JR: So, if you look in your crystal ball, where do you see all this going? Is it going to be a significant portion of firefighter training, do you think, in the near future, or is it still going to be more of a novelty thing?

KW: I definitely see it losing the novelty status. Definitely. Timeline that’s probably five to seven years out. And I think that’s just because we need some, success with those who have adopted it. And we need to share that success. And then we need to have the developers, the technology people, continue to listen to the fire service and refine their tools to really meet the fire service needs. And then lastly, to ensure that it’s educationally sound – that you can measure outcomes, that you can prove learning has taken place, and that it will answer the question: Is this person qualified to be a firefighter by using virtual reality in the same way that your performance can be measured using live fire training, for example, that they actually go into the room and suppress the fire.

So there’s still some work to be done on that. And I do know that there are several departments that have applied for Assistance to Fire Act grants to fund these types of immersive learning tools. I think that’s going to help promote it as well. And I do believe the work that, we’re doing with the Fire Protection Research Foundation has gotten a lot of attention. A lot of people are asking questions, they want to be involved in the project, so I think that’s going to help move it along as well.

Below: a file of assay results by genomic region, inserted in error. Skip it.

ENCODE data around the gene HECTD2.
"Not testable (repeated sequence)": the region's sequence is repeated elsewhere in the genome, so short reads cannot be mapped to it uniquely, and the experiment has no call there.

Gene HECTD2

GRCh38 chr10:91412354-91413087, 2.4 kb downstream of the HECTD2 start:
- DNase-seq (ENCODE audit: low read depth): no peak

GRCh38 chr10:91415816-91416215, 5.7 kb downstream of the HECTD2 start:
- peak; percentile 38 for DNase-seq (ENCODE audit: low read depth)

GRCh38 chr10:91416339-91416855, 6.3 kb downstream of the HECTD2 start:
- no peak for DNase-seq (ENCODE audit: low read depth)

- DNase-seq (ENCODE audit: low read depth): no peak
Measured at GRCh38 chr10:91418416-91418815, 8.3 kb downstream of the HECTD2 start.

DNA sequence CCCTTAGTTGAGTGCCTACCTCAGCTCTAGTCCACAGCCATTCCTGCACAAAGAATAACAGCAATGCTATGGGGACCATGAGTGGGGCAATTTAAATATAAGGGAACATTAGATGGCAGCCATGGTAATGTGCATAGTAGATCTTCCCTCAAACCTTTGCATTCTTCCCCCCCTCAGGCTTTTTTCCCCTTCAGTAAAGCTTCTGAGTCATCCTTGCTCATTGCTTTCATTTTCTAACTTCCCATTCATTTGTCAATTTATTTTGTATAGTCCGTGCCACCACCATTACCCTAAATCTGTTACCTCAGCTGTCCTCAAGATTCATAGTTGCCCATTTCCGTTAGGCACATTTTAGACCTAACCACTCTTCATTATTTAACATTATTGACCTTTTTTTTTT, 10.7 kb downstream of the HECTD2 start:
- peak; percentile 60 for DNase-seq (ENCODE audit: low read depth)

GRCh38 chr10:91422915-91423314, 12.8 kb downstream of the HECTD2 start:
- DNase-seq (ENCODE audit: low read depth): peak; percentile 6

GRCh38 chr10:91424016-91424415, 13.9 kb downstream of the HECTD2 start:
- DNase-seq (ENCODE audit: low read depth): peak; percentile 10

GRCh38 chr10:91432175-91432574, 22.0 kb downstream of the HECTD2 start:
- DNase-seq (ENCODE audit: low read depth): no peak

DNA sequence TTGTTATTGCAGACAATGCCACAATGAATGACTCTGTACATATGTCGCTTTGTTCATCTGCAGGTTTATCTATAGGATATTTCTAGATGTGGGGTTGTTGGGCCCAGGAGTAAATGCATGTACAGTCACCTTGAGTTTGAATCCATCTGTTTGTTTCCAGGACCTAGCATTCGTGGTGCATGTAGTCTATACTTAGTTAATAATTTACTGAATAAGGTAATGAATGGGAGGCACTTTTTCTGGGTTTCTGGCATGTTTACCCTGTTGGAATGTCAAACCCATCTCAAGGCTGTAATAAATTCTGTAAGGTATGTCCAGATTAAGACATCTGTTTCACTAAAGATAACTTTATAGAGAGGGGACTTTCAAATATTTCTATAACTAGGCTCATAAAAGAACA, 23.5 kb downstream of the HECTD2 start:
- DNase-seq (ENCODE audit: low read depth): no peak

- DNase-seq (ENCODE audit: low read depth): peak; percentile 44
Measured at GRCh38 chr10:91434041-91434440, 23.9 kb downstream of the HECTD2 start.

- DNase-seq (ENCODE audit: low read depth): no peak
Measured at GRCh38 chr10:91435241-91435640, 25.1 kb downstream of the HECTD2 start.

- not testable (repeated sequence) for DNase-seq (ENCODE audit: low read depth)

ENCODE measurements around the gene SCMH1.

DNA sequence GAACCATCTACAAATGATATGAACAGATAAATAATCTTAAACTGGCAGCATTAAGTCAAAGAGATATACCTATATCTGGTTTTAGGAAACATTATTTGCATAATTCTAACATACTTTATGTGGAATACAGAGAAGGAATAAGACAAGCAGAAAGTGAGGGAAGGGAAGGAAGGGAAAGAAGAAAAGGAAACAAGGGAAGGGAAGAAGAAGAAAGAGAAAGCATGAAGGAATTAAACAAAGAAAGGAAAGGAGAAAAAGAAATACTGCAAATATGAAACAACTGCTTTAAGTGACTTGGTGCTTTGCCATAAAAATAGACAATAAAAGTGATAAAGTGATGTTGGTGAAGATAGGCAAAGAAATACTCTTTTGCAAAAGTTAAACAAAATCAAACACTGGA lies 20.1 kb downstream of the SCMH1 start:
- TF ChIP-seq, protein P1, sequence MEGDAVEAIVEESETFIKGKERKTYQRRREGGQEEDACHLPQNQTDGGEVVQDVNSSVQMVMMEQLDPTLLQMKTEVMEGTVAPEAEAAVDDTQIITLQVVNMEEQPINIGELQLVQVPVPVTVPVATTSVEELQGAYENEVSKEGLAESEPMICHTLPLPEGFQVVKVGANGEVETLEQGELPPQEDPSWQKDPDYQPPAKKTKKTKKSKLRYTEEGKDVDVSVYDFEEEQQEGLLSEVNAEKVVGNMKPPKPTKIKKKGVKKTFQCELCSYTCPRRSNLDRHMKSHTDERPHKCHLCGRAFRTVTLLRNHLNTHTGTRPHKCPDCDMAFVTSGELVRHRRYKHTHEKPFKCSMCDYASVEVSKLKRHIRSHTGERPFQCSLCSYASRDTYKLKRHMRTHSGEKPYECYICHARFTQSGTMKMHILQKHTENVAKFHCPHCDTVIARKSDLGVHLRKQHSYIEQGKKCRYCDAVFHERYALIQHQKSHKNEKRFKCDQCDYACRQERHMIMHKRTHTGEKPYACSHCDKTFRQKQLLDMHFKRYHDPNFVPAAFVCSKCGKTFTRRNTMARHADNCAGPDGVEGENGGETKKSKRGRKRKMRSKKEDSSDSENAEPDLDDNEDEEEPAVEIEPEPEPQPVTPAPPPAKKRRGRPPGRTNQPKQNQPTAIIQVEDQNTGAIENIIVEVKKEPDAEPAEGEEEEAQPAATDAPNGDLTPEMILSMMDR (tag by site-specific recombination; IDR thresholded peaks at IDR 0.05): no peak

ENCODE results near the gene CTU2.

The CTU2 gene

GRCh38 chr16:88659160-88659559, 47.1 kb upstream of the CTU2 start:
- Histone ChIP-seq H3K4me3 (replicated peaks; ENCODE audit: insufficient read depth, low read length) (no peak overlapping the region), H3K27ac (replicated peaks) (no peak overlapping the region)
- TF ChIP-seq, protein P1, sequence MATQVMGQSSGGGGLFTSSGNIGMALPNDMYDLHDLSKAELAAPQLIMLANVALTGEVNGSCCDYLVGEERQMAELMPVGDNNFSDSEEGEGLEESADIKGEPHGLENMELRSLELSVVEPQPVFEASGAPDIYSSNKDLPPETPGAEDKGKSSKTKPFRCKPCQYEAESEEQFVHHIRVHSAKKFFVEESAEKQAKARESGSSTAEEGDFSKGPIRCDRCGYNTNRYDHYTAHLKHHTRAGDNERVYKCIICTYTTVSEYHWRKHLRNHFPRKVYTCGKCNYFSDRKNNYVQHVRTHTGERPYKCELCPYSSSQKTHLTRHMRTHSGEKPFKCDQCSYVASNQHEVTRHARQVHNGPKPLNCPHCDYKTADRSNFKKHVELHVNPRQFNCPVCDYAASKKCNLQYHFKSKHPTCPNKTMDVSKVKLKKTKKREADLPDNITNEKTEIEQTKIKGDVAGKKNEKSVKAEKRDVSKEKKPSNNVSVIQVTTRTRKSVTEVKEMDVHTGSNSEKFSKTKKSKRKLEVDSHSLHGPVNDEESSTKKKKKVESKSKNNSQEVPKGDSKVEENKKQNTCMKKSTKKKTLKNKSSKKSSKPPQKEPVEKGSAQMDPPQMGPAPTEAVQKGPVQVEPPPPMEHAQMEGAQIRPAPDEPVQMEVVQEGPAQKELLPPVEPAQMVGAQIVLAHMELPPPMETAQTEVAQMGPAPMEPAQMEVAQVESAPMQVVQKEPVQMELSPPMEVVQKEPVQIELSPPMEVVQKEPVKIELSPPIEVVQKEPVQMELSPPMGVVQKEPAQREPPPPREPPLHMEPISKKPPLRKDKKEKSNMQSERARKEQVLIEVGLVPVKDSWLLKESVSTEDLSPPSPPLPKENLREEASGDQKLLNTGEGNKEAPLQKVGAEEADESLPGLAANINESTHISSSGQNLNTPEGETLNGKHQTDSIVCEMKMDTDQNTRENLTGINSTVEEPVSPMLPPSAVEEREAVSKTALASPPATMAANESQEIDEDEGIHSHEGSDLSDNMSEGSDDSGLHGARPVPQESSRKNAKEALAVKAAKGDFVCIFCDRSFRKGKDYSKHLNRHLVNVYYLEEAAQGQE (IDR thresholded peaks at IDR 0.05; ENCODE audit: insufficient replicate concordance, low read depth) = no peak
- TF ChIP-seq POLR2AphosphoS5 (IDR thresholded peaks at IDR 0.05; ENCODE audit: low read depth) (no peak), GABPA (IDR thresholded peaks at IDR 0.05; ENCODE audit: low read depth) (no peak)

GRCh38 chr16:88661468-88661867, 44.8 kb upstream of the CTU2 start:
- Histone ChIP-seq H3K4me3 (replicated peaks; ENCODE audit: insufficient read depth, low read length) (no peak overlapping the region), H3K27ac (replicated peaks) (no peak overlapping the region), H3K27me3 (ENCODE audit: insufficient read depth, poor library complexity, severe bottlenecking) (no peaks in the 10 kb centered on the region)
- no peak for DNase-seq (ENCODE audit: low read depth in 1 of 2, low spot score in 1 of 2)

JR: Yeah, well it makes a lot of sense on a lot of different levels and it’ll be interesting to see in the next few years the types of stuff that come out. There’s already some, I’ve seen some videos online, there’s already some really cool stuff, but I just, I can imagine as the technology evolves and the market matures, it’s just going to get more and more interesting. So thanks so much Ken Willette for coming on the podcast. It was really interesting talking to you and learning about this stuff. Thank you.

KW: All right. Thank you, Jesse.

JR: And that does it for today’s podcast. Thanks to Ken Willette for that awesome conversation. We don’t have a new code corner for you this week. I just didn’t have time to put that together, being at the conference. But we’ll have another one next week. Just a reminder, I’m actually going to be out for a little bit. I’m going to be on paternity leave. I just had, well, I didn’t technically have, my wife just had our first child, so I’m going to be out for a little bit. We have one more new episode for you, and then starting after that is going to be this awesome, awesome series that my colleagues did a few years ago called The Survivors, which looks at what it means to lose someone in a fire and all of the implications that has. It’s a really incredible program that won awards. So, we’re going to be re-running that during my absence for about five episodes. So definitely check that out. But we will be back in two weeks with a brand new episode and, I’m sure it’ll be a good one. So, until then, stay safe.